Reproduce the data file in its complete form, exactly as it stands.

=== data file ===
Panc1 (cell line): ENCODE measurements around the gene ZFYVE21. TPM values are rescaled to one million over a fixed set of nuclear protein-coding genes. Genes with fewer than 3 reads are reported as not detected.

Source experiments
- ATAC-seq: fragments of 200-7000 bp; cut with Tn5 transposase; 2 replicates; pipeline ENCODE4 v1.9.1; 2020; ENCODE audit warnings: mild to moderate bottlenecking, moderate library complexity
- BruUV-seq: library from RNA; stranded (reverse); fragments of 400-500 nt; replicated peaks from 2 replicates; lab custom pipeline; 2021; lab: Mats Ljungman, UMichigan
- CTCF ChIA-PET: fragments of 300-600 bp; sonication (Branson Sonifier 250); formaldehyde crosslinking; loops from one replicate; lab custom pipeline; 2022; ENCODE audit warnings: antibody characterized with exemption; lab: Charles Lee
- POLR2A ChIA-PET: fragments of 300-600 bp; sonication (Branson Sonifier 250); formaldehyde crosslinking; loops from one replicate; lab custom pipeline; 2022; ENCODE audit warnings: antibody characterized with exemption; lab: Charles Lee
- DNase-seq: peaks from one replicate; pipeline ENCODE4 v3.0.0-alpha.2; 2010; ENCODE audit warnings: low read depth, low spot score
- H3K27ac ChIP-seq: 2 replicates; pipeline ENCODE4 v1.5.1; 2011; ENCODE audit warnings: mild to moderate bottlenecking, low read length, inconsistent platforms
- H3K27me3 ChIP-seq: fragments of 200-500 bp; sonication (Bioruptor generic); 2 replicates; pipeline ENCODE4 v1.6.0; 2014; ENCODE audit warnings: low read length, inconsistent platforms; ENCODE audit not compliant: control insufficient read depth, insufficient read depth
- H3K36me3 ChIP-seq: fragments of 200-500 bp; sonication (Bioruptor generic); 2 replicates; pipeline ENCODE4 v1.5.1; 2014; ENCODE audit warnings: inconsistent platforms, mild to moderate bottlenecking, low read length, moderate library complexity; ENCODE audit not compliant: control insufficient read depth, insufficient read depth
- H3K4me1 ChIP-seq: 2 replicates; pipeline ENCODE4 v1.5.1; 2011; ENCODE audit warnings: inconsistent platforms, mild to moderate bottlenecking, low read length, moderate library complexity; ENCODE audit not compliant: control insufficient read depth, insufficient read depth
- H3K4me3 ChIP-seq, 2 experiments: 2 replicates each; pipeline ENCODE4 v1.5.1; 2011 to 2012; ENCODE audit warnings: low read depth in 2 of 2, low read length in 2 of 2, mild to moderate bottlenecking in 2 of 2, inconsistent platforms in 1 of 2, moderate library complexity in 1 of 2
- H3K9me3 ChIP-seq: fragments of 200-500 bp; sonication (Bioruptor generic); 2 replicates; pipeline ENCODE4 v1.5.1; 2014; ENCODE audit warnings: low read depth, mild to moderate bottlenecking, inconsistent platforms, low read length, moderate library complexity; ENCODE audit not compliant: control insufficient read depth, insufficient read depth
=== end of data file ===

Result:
Panc1 (cell line): ENCODE measurements around the gene ZFYVE21. TPM values are rescaled to one million over a fixed set of nuclear protein-coding genes. Genes with fewer than 3 reads are reported as not detected.

Source experiments
- ATAC-seq: fragments of 200-7000 bp; cut with Tn5 transposase; 2 replicates; pipeline ENCODE4 v1.9.1; 2020; ENCODE audit warnings: mild to moderate bottlenecking, moderate library complexity
- BruUV-seq: library from RNA; stranded (reverse); fragments of 400-500 nt; replicated peaks from 2 replicates; lab custom pipeline; 2021; lab: Mats Ljungman, UMichigan
- CTCF ChIA-PET: fragments of 300-600 bp; sonication (Branson Sonifier 250); formaldehyde crosslinking; loops from one replicate; lab custom pipeline; 2022; ENCODE audit warnings: antibody characterized with exemption; lab: Charles Lee
- POLR2A ChIA-PET: fragments of 300-600 bp; sonication (Branson Sonifier 250); formaldehyde crosslinking; loops from one replicate; lab custom pipeline; 2022; ENCODE audit warnings: antibody characterized with exemption; lab: Charles Lee
- DNase-seq: peaks from one replicate; pipeline ENCODE4 v3.0.0-alpha.2; 2010; ENCODE audit warnings: low read depth, low spot score
- H3K27ac ChIP-seq: 2 replicates; pipeline ENCODE4 v1.5.1; 2011; ENCODE audit warnings: mild to moderate bottlenecking, low read length, inconsistent platforms
- H3K27me3 ChIP-seq: fragments of 200-500 bp; sonication (Bioruptor generic); 2 replicates; pipeline ENCODE4 v1.6.0; 2014; ENCODE audit warnings: low read length, inconsistent platforms; ENCODE audit not compliant: control insufficient read depth, insufficient read depth
- H3K36me3 ChIP-seq: fragments of 200-500 bp; sonication (Bioruptor generic); 2 replicates; pipeline ENCODE4 v1.5.1; 2014; ENCODE audit warnings: inconsistent platforms, mild to moderate bottlenecking, low read length, moderate library complexity; ENCODE audit not compliant: control insufficient read depth, insufficient read depth
- H3K4me1 ChIP-seq: 2 replicates; pipeline ENCODE4 v1.5.1; 2011; ENCODE audit warnings: inconsistent platforms, mild to moderate bottlenecking, low read length, moderate library complexity; ENCODE audit not compliant: control insufficient read depth, insufficient read depth
- H3K4me3 ChIP-seq, 2 experiments: 2 replicates each; pipeline ENCODE4 v1.5.1; 2011 to 2012; ENCODE audit warnings: low read depth in 2 of 2, low read length in 2 of 2, mild to moderate bottlenecking in 2 of 2, inconsistent platforms in 1 of 2, moderate library complexity in 1 of 2
- H3K9me3 ChIP-seq: fragments of 200-500 bp; sonication (Bioruptor generic); 2 replicates; pipeline ENCODE4 v1.5.1; 2014; ENCODE audit warnings: low read depth, mild to moderate bottlenecking, inconsistent platforms, low read length, moderate library complexity; ENCODE audit not compliant: control insufficient read depth, insufficient read depth